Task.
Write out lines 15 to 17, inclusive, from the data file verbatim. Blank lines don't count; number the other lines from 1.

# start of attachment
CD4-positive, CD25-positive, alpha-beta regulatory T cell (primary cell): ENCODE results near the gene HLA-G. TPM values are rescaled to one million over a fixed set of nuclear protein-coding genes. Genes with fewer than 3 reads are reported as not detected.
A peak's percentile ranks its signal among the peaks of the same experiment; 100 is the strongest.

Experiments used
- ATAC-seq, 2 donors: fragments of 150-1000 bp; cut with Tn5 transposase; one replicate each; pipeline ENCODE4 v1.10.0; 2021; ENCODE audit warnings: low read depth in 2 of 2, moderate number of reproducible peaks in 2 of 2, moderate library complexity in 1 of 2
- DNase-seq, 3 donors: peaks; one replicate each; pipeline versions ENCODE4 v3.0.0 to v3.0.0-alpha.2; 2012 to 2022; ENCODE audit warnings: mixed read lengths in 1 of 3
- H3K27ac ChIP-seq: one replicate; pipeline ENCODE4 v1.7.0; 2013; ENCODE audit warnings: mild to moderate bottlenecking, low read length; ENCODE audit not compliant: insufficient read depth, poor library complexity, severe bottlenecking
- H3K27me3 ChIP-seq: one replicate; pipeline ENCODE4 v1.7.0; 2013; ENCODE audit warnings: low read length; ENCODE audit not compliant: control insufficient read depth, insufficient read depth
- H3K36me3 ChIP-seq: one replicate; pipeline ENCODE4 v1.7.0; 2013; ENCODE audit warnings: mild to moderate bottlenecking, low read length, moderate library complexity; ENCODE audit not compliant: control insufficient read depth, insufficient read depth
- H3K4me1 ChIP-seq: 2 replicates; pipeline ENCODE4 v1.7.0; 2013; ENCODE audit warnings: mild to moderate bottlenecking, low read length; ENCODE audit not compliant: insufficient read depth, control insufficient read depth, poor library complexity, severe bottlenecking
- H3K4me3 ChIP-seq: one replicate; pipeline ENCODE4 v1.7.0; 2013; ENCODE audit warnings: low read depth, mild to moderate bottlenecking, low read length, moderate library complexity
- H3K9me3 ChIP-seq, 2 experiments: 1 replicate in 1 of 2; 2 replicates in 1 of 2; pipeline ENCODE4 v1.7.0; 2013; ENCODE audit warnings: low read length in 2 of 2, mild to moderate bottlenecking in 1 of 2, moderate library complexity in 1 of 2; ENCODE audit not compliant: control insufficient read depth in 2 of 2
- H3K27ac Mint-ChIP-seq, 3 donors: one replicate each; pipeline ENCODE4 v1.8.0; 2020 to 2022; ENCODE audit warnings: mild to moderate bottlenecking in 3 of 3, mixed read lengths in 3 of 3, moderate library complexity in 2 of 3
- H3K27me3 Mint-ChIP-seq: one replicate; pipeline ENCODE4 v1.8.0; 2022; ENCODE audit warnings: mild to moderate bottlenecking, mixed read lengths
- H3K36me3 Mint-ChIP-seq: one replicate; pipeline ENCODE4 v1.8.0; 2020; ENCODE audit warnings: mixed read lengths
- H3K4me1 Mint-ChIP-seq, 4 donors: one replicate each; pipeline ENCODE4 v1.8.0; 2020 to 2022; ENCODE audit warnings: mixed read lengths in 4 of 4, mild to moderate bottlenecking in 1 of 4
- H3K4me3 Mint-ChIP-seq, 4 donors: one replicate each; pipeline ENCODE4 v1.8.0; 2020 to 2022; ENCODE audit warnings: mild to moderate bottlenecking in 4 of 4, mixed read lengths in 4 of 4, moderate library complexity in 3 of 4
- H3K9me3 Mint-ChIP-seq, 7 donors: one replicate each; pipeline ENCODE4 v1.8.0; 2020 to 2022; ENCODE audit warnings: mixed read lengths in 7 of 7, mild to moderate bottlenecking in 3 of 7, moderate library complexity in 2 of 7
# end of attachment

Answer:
- H3K4me1 Mint-ChIP-seq, 4 donors: one replicate each; pipeline ENCODE4 v1.8.0; 2020 to 2022; ENCODE audit warnings: mixed read lengths in 4 of 4, mild to moderate bottlenecking in 1 of 4
- H3K4me3 Mint-ChIP-seq, 4 donors: one replicate each; pipeline ENCODE4 v1.8.0; 2020 to 2022; ENCODE audit warnings: mild to moderate bottlenecking in 4 of 4, mixed read lengths in 4 of 4, moderate library complexity in 3 of 4
- H3K9me3 Mint-ChIP-seq, 7 donors: one replicate each; pipeline ENCODE4 v1.8.0; 2020 to 2022; ENCODE audit warnings: mixed read lengths in 7 of 7, mild to moderate bottlenecking in 3 of 7, moderate library complexity in 2 of 7